The airline had to cancel hundreds of flights in May after suffering a major IT failure and there has also been criticism of the way BA has handled introducing a paid-for food and drink service on short-haul flights.
“Since the IT crash, lots of studies and audits have been completed,” said Cruz during an on-stage interview at WTM London. “The biggest outcome has been a renewed focus on investment and acceleration of IT projects.
“The event itself sped up a great deal of these investments from a resilience and IT power perspective.”
Cruz added that the airline was now in a “much better position” to deal with any similar IT situations in the future.
He also said that introducing buy-on-board on short-haul flights was “absolutely the right decision” and was becoming “the model for short-haul” for all airlines.
But Cruz admitted that the introduction of the service was not without its problems.
“We didn’t deliver the onboard catering,” he added. “We have simplified the menu and allocated more crew to create a faster service on busier flights.”
Cruz said that BA was going to be investing £4.5 billion over the next five years on improving its customer experience. This includes taking delivery of 72 new aircraft and introducing a new Club World business-class seat in 2019.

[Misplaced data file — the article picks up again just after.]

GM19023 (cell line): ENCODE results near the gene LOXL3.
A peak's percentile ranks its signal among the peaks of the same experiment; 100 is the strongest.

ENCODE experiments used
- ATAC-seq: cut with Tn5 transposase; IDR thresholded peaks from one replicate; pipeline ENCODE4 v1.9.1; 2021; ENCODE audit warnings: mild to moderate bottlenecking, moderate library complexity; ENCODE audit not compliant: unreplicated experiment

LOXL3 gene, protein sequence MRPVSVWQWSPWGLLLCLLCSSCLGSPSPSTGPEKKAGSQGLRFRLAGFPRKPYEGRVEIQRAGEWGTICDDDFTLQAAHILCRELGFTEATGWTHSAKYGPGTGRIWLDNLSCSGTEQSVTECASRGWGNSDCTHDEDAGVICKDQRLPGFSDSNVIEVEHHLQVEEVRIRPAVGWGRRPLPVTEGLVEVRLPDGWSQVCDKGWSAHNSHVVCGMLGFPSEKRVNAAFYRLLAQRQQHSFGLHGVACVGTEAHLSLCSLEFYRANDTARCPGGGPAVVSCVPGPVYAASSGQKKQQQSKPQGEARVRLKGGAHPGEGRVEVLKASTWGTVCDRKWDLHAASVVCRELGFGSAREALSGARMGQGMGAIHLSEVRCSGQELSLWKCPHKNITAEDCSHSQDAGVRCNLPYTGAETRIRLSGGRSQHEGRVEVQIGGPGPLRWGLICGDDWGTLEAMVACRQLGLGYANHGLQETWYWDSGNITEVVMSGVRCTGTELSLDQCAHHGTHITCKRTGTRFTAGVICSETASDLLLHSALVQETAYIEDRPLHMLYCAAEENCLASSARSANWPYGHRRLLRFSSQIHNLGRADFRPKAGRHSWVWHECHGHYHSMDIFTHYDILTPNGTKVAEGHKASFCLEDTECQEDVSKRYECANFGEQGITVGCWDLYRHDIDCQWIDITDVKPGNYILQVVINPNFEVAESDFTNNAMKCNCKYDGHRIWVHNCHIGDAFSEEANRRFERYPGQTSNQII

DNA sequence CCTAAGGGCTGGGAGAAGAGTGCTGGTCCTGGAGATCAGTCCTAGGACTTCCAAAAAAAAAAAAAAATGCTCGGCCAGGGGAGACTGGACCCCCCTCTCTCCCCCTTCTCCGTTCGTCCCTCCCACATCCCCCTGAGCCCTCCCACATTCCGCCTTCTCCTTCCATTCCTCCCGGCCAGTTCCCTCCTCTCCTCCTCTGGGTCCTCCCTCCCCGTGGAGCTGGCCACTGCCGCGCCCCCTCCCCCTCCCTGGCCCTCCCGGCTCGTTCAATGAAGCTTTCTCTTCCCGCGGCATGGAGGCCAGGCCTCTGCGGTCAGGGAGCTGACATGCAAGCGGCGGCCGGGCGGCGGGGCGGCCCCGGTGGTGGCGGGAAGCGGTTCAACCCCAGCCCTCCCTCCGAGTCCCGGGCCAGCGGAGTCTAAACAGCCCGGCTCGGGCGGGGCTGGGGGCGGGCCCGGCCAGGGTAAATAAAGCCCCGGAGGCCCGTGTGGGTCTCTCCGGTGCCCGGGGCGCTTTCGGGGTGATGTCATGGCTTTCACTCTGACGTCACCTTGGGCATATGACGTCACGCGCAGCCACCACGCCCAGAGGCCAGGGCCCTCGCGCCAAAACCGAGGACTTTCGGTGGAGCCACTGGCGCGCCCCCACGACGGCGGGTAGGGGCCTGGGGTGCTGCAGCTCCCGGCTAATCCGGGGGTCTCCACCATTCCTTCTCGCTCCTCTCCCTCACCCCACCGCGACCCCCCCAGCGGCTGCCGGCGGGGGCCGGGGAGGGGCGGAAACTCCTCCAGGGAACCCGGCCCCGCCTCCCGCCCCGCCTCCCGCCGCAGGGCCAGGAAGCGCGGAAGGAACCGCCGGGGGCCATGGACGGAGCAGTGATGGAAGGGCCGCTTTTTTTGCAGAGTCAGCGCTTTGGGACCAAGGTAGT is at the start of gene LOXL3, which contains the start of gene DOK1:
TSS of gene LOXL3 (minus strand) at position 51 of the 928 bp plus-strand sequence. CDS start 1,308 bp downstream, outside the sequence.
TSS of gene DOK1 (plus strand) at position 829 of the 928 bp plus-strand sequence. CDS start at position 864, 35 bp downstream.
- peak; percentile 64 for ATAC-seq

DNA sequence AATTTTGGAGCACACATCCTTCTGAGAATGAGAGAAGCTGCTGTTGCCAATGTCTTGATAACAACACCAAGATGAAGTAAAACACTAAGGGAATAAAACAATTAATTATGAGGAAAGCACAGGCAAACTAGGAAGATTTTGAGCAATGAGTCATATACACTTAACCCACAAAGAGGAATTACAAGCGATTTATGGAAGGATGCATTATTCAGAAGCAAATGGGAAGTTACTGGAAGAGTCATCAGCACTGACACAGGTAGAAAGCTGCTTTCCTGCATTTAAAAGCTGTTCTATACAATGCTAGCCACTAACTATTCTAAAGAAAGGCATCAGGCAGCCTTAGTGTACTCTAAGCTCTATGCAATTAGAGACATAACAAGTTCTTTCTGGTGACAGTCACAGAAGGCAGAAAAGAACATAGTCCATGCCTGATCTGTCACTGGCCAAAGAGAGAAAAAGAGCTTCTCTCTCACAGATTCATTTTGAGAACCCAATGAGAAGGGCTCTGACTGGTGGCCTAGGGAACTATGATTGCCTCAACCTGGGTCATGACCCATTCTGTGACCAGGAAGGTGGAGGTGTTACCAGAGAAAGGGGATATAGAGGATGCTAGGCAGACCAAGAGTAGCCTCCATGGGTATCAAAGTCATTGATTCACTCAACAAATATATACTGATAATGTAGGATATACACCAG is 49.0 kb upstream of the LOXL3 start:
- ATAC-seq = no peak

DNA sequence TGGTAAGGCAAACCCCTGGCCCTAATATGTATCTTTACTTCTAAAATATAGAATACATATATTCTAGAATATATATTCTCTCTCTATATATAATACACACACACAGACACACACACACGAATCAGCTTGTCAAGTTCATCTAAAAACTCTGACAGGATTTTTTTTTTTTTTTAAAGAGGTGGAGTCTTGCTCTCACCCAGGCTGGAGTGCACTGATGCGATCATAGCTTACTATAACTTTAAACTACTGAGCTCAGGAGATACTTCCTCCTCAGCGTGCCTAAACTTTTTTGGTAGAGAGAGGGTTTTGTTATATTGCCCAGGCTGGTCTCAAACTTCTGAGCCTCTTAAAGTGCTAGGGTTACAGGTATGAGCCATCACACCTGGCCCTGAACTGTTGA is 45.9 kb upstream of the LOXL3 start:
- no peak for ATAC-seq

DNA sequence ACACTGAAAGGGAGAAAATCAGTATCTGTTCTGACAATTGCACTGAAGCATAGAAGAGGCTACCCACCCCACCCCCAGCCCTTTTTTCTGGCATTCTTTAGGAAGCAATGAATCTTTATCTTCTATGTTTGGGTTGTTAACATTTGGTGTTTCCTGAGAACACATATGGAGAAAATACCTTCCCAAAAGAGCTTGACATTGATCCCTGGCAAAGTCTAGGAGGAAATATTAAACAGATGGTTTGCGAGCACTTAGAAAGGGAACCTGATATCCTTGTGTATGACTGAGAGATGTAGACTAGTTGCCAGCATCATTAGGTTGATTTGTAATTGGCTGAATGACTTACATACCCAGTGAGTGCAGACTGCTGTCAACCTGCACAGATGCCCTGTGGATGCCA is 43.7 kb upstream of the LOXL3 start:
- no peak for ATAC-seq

“We are a premium airline and we are always going to be a premium airline – we must live up to that promise,” he added. “We have to make sure our product and service is delivered in the best way. There should not be any confusion about that.”
Cruz, who took over at the airline 18 months ago, said that BA would continue expanding its network over the next few years – new long-haul destinations to Nashville and the Seychelles are being added next year, while Figari in Corsica was announced as a new short-haul destination from Heathrow this week.
These extra destinations mean that BA will have added a total of 38 new routes between summer 2016 and summer 2018 under Cruz’s leadership.
Cruz also reaffirmed the airline’s commitment to the trade and said BA was working to “figure out what’s the best way to connect” with agents.
“BA is totally committed to the trade,” he said. “We could not live without the trade – 60% of our sales are indirect. We have just started a new way of distributing tickets.”
Cruz also said that BA would be a “fantastic asset” for Britain as the country left the European Union because its new routes could help to forge trade links around the world.